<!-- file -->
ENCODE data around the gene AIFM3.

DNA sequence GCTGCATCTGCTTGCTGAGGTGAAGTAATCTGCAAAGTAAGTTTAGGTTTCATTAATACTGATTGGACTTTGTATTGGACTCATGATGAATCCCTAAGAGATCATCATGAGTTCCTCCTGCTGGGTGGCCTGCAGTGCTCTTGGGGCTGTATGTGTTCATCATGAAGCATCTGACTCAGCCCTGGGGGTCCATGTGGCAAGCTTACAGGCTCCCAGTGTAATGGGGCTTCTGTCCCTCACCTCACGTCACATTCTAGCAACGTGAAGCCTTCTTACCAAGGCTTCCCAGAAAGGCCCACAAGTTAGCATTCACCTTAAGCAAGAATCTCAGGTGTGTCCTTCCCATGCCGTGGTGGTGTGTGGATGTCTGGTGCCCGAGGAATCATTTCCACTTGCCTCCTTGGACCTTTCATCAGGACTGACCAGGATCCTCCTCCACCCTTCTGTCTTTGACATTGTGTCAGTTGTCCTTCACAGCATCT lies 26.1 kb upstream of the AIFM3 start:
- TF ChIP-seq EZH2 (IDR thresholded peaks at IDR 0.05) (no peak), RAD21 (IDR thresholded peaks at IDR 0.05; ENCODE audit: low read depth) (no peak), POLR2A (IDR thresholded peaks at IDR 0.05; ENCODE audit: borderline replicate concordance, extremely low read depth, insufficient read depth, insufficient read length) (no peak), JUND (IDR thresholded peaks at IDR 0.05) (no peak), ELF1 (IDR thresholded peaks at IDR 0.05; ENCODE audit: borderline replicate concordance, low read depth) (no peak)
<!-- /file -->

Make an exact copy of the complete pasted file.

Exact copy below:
ENCODE data around the gene AIFM3.

DNA sequence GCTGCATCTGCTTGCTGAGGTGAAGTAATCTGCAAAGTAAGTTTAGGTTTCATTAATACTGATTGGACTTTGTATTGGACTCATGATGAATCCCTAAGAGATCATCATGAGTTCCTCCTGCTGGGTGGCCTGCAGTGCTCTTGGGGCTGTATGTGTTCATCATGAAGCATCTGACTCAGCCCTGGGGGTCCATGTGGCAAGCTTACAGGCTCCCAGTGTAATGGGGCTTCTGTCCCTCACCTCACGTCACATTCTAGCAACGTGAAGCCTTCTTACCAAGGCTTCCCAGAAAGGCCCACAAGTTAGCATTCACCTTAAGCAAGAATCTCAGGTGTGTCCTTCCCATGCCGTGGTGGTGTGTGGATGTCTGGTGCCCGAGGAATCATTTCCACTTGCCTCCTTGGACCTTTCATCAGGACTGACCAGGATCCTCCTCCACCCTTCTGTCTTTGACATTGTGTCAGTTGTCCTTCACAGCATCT lies 26.1 kb upstream of the AIFM3 start:
- TF ChIP-seq EZH2 (IDR thresholded peaks at IDR 0.05) (no peak), RAD21 (IDR thresholded peaks at IDR 0.05; ENCODE audit: low read depth) (no peak), POLR2A (IDR thresholded peaks at IDR 0.05; ENCODE audit: borderline replicate concordance, extremely low read depth, insufficient read depth, insufficient read length) (no peak), JUND (IDR thresholded peaks at IDR 0.05) (no peak), ELF1 (IDR thresholded peaks at IDR 0.05; ENCODE audit: borderline replicate concordance, low read depth) (no peak)